Programming Repertoire and Programming Service:

Angela Broeker

Angela Broeker

Growing older truly is a wonderful thing! As my 96-year-old mom likes to say,

At this age, it’s so easy to see what is nonsense and what is important. I’m much more apt to think and act on things that are really important to me and to let the nonsense go.

Though I’ve always seen the potential of the choral music experience as a vehicle for our development as kind, compassionate, empathetic beings, it is only in the past few years that this goal has moved to the core of my thinking, planning and action. When I reflect on this change, I see many influences: a new colleague at St. Thomas who opened my eyes to the power of music for social change; seeing more clearly the needs of those underserved by our society; waking up to our students’ desire to serve; and, yes, that glorious thing called aging. (Thanks, mom!)

For many choral teachers, August and December are filled with joyful hours at the piano and computer searching for repertoire and putting together a program that we hope will sustain and inspire our students for the upcoming semester. What might happen if we include service in our biannual programming process? What if programming our choirs’ service became an equal partner to programming their repertoire?

Yearly Themes

During the past three years, the St. Thomas choirs have built their repertoire and their service opportunities around guiding themes. A joint planning effort of the choir board, choir members and director have resulted in our “Year of Service 2014-2015,” “Year of Unity 2015 – 2016,” and “Year of Gratitude 2016 – 2017.” Setting our intention through these discussions helps launch and carry out our year of joyful music making, bonding and community service.

Our “Year of Unity” was deeply meaningful for our choral community and our campus, and it came at a time when many of us saw an urgent need for finding what unites rather than divides us. Partnering with our university’s Center for Muslim-Christian Dialogue and our Jay Philip’s Center for Interfaith Learning, the year was filled with service opportunities around our theme and culminated in a spring concert that reflected our year’s work.

Service Through Song

Perhaps the greatest way we can serve is by offering our music. In September of this year, our choir viewed a video that told the story of a visual artist who gave back to the people in her life by painting a picture for each of them. ( We then brainstormed ways that we could use our musical gifts as service to our community. In addition to singing at assisted-care facilities, our choir has traveled to the veteran’s home, Children’s Hospital, Wounded Warrior gatherings and prayer services. In December, we brainstormed all the staff and administrative offices on our campus that are responsible for the successful workings of our university, and we decided to thank them with caroling and gifts. A choir member reflects on this experience.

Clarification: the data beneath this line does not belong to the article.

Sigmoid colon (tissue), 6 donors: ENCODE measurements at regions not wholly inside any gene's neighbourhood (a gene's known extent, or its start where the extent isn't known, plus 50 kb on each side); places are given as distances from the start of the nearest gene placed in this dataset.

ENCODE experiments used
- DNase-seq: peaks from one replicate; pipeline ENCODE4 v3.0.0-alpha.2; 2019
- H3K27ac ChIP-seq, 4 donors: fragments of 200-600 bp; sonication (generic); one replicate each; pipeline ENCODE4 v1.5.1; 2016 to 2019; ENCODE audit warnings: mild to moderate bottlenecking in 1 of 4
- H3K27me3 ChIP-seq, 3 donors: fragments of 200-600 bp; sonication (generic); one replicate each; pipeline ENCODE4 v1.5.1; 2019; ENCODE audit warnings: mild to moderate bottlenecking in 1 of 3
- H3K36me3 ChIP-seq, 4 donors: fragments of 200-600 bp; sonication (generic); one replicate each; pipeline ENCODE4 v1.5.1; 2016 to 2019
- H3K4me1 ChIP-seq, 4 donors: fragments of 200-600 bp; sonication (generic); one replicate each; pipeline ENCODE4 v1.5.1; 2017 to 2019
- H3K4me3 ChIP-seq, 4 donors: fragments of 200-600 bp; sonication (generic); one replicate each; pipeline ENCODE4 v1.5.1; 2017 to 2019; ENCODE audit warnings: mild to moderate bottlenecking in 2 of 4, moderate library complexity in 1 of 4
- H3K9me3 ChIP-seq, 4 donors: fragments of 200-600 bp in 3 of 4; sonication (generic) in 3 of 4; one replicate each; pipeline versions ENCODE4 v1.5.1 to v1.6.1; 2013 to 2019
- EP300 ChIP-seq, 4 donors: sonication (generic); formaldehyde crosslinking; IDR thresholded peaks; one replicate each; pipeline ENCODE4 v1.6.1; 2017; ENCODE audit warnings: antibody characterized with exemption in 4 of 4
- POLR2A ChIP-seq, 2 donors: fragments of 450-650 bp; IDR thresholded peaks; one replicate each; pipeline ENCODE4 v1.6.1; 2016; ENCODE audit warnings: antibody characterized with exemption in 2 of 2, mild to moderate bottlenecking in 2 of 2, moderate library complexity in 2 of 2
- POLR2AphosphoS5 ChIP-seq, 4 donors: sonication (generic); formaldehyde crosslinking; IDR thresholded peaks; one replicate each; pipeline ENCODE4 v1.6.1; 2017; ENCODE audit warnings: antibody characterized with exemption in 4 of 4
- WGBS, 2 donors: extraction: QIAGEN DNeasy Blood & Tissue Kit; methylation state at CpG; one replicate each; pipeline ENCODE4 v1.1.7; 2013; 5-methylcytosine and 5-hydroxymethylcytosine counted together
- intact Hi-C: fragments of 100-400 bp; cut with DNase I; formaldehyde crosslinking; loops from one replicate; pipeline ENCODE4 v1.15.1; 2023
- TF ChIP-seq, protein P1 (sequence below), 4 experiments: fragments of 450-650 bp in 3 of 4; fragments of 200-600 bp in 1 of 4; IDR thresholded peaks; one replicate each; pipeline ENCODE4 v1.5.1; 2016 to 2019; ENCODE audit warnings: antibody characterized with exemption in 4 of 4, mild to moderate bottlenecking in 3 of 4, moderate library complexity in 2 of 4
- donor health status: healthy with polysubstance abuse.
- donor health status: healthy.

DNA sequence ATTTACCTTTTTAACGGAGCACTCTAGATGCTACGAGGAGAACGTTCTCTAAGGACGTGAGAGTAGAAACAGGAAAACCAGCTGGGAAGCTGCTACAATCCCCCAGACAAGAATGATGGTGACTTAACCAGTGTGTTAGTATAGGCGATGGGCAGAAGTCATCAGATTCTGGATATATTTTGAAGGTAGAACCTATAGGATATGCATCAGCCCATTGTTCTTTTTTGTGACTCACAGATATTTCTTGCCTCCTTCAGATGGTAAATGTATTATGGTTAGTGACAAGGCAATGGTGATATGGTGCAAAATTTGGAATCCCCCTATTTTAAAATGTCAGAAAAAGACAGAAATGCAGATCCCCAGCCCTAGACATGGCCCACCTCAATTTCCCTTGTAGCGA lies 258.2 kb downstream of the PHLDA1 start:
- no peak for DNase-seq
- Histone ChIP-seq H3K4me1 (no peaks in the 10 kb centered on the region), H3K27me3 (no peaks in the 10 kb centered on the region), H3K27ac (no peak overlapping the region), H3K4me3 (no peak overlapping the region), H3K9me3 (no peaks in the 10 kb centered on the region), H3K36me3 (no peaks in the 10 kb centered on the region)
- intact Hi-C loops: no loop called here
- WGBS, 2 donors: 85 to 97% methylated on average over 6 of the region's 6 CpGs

It hit me while we were singing, how many different parts there are to the whole that is St. Thomas, and how every single one of them is needed for the university to run smoothly. My experience here would be so different if the people in these offices weren’t there. It was a wake-up call for me. I realized what and how much I was taking for granted.

Carissa Herbert, sophomore

Service Through Action

Singing as service is the easy part; we really learn about the joy of giving back is when we place ourselves in situations outside the proverbial comfort zone. This “service through action” can take many forms. During our Year of Unity, our activities came as a cafeteria plan. We set up numerous opportunities and then students signed up for the service projects that matched their interest and availability. The advantage of this cafeteria plan was the resulting small groups; students served with a handful of their peers rather than the entire choir. This shared experience in small groups allowed for thoughtful preparation and reflection, and the small groups always reported back to the entire choir at the subsequent rehearsal. It was so exciting to hear their excitement as they spoke to their peers! Service through Action activities included:

  1. Working at Visitation Monastery in North Minneapolis, helping with the neighborhood Valentine’s Day party, distributing Easter baskets to neighborhood families, and signing up children for summer camp.
  2. Working at Project Fairy Godmother, a service organization that provides used prom dresses to high school students who cannot afford to purchase new ones.
  3. Implementing a book drive and school supply drive for students at St. Paul City Elementary School, then working in the elementary classrooms to help with reading and math instruction.
  4. Welcoming our Muslim colleagues who are part of our ELS program to gather with us at the St. Thomas chapel for an afternoon of games and ice-breaking activities as we conversed in English.

Of course, those who volunteer quickly learn that we are equal recipients in the joy and benefits that service brings. Intentionally programming our service opportunities has brought us closer together as a choral community. These outings are rich with myriad emotions! Yes, we still care about our intonation, blend, and diction; but we care equally about developing ourselves as caring, compassionate human beings and serving our community as often as we can. Aaron VanDanacker, a senior at St. Thomas, reflects on these opportunities.

I am enriched by the human contact and engagement that we share as a community and with the high level of trust within our ensemble. To me, this is why our mission of service has been so successful – since we are in constant selfless service to each other in the ensemble, we are able to join together in amazing ways to be a selfless community for others whom we serve.